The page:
Best in Home Laser Hair Removal System
In the last part of 2008, the U.S. Food & Drug Administration made an announcement that caused many women to cheer: the agency had cleared two personal laser hair removal systems for purchase by consumers. These hand-held devices are around the size of a hair-dryer, notes the "Hair Removal Journal, " and use a similar technology as the lasers used in the offices of doctors who offer professional hair removal treatments. Although there are less expensive devices on the market that claim to be home laser hair removal devices, as of November 2013, there were only two FDA-approved personal systems that do the job they claim to do.
The Silk'n SensEpil markets itself as the personal laser hair removal system "physicians prefer." The device is placed flush against the body part to be treated, after which a blast of light is delivered to disable the melanin in the hair follicle; slightly over-lapping treatment areas is advised to ensure good hair removal. For optimal results, treatments should be done once every other week for three to four sessions and only as necessary as hair grows back. The Silk'n SensEpil has five power settings that can be adjusted to the consumer's comfort level. According to ABC news correspondent Becky Worley, who tested both the Silk'n and the TRIA in a December 2008 report, both devices delivered, but she got better results with the Silk'n (treatment times were also shorter). In November 2013, the Silk'n SensEpil cost $499.
The TRIA personal laser hair removal system purports to use laser technology more like those used in doctors' offices. The device comes with five different power levels and works similarly to the Silk'n SensEpil. According to the TRIA Beauty website, results might not be noticeable until after three treatments using the TRIA. Twice-monthly treatment sessions are recommended for the first three months of TRIA use, after which frequency may be reduced to once a month for another four to five months. Some consumers may get optimal hair reduction in as few as eight treatments. During her test run of both personal laser hair removal systems, Worley noticed that the TRIA was caused less discomfort, but took almost three times as long to use as the Silk'n. In November 2013, the TRIA sold for $449.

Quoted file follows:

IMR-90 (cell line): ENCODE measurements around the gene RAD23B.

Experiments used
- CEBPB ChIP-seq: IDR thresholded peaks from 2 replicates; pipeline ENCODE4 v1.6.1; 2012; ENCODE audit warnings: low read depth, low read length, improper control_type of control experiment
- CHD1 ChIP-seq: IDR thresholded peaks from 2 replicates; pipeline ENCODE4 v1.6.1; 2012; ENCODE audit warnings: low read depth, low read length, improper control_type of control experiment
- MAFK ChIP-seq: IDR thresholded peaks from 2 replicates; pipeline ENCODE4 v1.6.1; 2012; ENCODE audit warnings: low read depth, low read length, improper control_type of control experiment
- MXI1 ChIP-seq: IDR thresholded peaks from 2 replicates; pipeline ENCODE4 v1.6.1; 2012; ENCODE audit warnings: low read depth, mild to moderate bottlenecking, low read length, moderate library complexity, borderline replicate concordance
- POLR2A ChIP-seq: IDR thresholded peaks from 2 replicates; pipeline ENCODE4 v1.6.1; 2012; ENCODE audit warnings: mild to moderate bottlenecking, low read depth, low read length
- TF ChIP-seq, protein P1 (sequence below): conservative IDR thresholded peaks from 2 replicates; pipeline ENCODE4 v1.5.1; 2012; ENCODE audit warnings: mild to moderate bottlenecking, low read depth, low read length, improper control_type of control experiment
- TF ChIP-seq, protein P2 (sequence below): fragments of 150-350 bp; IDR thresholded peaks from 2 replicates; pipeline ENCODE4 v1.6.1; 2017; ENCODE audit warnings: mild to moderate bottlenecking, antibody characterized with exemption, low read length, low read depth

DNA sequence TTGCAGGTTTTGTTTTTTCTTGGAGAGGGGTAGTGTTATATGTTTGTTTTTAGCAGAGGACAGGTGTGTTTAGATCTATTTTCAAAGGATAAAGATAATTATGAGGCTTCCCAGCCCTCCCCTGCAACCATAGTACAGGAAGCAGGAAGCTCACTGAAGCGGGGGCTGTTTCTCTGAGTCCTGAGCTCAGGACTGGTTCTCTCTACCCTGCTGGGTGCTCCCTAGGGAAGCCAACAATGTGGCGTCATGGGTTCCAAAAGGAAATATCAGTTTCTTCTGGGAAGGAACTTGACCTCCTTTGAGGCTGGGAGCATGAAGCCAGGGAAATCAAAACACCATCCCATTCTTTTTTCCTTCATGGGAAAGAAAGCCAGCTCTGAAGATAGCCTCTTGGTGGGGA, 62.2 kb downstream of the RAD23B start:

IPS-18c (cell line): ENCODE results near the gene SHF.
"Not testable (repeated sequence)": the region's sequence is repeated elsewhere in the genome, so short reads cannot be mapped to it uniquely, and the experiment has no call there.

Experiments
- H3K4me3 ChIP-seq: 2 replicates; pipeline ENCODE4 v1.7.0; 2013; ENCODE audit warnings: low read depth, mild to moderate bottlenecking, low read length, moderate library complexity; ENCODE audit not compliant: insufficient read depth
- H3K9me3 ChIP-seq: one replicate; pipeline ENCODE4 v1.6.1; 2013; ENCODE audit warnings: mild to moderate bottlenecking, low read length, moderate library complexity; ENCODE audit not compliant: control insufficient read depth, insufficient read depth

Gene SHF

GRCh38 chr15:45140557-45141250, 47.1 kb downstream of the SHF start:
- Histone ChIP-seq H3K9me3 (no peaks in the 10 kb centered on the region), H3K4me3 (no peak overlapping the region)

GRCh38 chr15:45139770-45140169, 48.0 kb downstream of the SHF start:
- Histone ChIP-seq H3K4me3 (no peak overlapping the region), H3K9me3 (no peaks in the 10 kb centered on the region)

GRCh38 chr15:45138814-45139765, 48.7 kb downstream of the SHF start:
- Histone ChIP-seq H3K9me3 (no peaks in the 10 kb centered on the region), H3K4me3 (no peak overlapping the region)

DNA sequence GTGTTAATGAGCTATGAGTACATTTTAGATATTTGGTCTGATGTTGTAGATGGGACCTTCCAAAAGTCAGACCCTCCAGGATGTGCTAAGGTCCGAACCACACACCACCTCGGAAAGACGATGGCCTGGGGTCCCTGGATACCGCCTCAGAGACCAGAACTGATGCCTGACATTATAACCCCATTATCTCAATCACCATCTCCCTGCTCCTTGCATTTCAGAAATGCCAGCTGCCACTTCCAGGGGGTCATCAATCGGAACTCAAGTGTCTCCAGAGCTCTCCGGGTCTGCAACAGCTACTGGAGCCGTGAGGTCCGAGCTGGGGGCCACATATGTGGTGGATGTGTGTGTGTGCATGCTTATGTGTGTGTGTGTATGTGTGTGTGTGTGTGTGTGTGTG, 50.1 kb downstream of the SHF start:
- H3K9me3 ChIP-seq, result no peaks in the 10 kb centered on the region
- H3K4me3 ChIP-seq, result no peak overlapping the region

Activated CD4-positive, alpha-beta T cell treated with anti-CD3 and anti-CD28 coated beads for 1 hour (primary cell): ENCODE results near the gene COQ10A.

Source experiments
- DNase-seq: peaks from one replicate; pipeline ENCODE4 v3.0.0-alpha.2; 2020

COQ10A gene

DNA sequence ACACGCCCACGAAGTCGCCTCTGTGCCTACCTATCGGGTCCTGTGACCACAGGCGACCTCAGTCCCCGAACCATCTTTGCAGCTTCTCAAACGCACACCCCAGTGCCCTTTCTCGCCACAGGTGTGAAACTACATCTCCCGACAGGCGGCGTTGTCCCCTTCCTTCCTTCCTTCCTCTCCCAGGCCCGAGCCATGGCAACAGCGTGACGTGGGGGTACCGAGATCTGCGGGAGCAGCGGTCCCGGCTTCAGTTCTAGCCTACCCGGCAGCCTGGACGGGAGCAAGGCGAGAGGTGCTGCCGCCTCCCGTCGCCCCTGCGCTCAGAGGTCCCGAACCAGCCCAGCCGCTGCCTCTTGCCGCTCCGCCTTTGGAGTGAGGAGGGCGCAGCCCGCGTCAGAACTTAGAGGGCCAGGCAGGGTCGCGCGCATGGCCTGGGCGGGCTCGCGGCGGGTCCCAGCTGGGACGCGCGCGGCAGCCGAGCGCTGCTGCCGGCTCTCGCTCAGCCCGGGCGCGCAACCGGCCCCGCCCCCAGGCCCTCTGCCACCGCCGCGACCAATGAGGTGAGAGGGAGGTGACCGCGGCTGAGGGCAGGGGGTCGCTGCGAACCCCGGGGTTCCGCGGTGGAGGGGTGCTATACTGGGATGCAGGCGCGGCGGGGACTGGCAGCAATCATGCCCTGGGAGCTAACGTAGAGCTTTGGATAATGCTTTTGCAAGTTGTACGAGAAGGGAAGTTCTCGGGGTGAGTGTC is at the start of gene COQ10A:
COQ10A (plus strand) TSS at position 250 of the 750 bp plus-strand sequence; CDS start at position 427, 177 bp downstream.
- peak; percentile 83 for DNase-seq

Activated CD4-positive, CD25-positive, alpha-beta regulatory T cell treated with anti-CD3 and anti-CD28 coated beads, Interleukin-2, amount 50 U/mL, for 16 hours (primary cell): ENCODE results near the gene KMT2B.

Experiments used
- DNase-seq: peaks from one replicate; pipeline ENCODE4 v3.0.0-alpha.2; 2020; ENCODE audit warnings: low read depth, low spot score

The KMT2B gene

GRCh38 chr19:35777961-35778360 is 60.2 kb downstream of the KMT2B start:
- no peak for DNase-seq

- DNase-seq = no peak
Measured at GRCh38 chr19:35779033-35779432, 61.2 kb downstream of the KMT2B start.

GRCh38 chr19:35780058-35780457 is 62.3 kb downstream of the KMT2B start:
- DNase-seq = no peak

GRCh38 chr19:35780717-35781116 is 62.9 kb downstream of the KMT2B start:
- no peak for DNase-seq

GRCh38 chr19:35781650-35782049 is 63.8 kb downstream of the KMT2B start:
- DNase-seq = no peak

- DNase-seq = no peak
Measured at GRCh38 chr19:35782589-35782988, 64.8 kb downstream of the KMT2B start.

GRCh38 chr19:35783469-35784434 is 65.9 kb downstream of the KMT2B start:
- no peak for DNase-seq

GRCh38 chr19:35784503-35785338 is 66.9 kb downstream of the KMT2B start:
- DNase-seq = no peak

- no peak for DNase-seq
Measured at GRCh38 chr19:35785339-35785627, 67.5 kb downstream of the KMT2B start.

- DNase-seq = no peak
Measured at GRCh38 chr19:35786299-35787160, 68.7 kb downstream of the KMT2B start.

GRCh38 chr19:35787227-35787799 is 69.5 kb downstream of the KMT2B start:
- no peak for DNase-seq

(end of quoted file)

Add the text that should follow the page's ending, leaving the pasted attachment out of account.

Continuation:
When it comes to laser hair removal, be it offered by a doctor or performed at home, the consumer pays her money and takes her chances. This method of hair removal gives the best results to people with light skin and dark body hair. Laser hair removal won't work on people with fair (blond, light red or light brown) or unpigmented (gray) hair, as these types of hair contain no melanin to absorb the light. Additionally, the Silk'n website notes that its device is not intended for use on those with medium-dark or dark skin. Neither device is approved by the FDA for use above the neck. Consumers who want to address facial hair may want to seek professional laser hair removal services or consider electrolysis as another option.